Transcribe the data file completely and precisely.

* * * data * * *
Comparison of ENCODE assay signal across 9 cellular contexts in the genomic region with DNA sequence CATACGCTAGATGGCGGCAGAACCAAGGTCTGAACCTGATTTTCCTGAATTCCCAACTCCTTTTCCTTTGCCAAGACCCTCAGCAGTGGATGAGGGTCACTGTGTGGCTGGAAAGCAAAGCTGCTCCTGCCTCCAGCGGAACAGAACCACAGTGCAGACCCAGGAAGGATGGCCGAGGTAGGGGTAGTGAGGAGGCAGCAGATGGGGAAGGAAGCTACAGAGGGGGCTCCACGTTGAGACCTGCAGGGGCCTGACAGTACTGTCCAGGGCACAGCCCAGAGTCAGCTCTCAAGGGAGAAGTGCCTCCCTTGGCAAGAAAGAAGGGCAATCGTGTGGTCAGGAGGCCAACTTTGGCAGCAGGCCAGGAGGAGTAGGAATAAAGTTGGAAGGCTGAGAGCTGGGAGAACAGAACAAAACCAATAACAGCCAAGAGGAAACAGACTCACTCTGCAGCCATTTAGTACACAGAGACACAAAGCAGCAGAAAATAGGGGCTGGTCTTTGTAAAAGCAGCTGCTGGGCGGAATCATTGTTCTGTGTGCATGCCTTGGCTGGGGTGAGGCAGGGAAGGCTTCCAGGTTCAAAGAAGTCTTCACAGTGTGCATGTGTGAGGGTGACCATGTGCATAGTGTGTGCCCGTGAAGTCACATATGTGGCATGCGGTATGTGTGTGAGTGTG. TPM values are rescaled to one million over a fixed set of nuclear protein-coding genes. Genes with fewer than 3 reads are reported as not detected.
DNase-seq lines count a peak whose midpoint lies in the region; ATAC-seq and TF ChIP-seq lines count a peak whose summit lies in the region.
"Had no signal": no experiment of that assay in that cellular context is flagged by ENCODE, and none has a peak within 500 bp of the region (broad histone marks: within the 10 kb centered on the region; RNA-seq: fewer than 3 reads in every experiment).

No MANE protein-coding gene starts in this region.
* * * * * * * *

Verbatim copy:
Comparison of ENCODE assay signal across 9 cellular contexts in the genomic region with DNA sequence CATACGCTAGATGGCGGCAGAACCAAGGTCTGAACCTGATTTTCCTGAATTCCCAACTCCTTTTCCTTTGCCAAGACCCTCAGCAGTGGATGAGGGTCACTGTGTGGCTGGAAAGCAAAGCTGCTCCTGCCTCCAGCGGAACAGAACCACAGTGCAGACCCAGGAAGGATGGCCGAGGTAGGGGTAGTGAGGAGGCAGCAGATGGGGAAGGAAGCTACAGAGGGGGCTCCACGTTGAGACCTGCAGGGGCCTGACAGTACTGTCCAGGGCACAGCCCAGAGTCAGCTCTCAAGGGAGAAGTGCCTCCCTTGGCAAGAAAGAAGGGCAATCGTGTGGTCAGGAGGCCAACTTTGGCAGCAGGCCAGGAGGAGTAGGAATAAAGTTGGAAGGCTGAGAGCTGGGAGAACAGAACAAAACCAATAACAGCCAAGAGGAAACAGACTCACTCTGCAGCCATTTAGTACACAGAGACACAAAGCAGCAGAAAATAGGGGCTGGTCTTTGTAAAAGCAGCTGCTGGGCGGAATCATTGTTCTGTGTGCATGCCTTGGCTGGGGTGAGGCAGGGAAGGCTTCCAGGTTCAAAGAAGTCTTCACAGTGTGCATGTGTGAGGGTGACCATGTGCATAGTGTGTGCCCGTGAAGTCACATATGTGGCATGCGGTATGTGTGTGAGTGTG. TPM values are rescaled to one million over a fixed set of nuclear protein-coding genes. Genes with fewer than 3 reads are reported as not detected.
DNase-seq lines count a peak whose midpoint lies in the region; ATAC-seq and TF ChIP-seq lines count a peak whose summit lies in the region.
"Had no signal": no experiment of that assay in that cellular context is flagged by ENCODE, and none has a peak within 500 bp of the region (broad histone marks: within the 10 kb centered on the region; RNA-seq: fewer than 3 reads in every experiment).

No MANE protein-coding gene starts in this region.